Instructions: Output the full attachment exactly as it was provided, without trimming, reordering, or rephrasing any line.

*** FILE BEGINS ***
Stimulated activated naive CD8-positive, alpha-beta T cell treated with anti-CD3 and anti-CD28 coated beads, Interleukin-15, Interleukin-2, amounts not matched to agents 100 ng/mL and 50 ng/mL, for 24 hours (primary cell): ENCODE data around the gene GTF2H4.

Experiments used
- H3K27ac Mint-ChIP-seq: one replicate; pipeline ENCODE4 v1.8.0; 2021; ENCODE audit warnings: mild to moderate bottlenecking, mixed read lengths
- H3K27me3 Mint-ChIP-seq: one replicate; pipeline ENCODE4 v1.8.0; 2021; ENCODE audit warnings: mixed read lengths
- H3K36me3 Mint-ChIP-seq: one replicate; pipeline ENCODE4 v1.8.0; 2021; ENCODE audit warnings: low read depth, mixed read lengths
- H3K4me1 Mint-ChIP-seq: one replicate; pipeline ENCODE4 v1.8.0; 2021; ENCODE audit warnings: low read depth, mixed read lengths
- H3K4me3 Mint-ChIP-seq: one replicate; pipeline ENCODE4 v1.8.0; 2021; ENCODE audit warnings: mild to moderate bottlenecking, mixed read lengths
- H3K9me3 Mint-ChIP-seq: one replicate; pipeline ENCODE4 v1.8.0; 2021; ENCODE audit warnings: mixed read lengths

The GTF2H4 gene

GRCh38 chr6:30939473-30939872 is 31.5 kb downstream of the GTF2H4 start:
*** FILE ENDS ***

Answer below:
Stimulated activated naive CD8-positive, alpha-beta T cell treated with anti-CD3 and anti-CD28 coated beads, Interleukin-15, Interleukin-2, amounts not matched to agents 100 ng/mL and 50 ng/mL, for 24 hours (primary cell): ENCODE data around the gene GTF2H4.

Experiments used
- H3K27ac Mint-ChIP-seq: one replicate; pipeline ENCODE4 v1.8.0; 2021; ENCODE audit warnings: mild to moderate bottlenecking, mixed read lengths
- H3K27me3 Mint-ChIP-seq: one replicate; pipeline ENCODE4 v1.8.0; 2021; ENCODE audit warnings: mixed read lengths
- H3K36me3 Mint-ChIP-seq: one replicate; pipeline ENCODE4 v1.8.0; 2021; ENCODE audit warnings: low read depth, mixed read lengths
- H3K4me1 Mint-ChIP-seq: one replicate; pipeline ENCODE4 v1.8.0; 2021; ENCODE audit warnings: low read depth, mixed read lengths
- H3K4me3 Mint-ChIP-seq: one replicate; pipeline ENCODE4 v1.8.0; 2021; ENCODE audit warnings: mild to moderate bottlenecking, mixed read lengths
- H3K9me3 Mint-ChIP-seq: one replicate; pipeline ENCODE4 v1.8.0; 2021; ENCODE audit warnings: mixed read lengths

The GTF2H4 gene

GRCh38 chr6:30939473-30939872 is 31.5 kb downstream of the GTF2H4 start: